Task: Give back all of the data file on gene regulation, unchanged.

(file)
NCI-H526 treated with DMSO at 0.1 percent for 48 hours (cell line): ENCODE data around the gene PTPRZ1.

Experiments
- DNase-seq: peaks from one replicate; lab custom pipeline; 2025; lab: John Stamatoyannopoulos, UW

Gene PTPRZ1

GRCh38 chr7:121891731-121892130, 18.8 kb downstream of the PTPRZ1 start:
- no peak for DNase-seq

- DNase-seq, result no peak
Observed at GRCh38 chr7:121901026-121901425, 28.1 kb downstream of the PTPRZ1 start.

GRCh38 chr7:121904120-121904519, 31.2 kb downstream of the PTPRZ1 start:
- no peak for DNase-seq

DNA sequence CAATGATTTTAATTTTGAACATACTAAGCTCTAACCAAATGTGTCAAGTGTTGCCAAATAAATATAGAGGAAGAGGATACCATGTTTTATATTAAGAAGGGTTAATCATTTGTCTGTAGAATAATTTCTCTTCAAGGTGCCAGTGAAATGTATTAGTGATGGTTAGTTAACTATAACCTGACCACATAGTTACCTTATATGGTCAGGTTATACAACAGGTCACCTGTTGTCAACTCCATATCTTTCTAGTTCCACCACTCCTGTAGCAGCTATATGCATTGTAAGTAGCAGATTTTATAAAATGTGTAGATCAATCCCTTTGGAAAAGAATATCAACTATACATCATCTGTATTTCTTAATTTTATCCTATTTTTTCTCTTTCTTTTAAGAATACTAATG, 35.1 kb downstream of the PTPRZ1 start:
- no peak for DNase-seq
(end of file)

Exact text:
NCI-H526 treated with DMSO at 0.1 percent for 48 hours (cell line): ENCODE data around the gene PTPRZ1.

Experiments
- DNase-seq: peaks from one replicate; lab custom pipeline; 2025; lab: John Stamatoyannopoulos, UW

Gene PTPRZ1

GRCh38 chr7:121891731-121892130, 18.8 kb downstream of the PTPRZ1 start:
- no peak for DNase-seq

- DNase-seq, result no peak
Observed at GRCh38 chr7:121901026-121901425, 28.1 kb downstream of the PTPRZ1 start.

GRCh38 chr7:121904120-121904519, 31.2 kb downstream of the PTPRZ1 start:
- no peak for DNase-seq

DNA sequence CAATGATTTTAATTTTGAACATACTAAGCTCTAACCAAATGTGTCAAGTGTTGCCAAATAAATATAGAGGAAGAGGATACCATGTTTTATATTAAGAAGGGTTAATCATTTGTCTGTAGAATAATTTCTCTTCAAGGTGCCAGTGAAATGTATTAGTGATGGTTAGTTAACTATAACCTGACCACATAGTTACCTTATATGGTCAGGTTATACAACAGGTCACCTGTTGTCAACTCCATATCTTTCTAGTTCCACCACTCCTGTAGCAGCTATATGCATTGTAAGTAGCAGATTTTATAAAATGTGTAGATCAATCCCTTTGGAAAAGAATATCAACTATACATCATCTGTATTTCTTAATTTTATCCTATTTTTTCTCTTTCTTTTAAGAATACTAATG, 35.1 kb downstream of the PTPRZ1 start:
- no peak for DNase-seq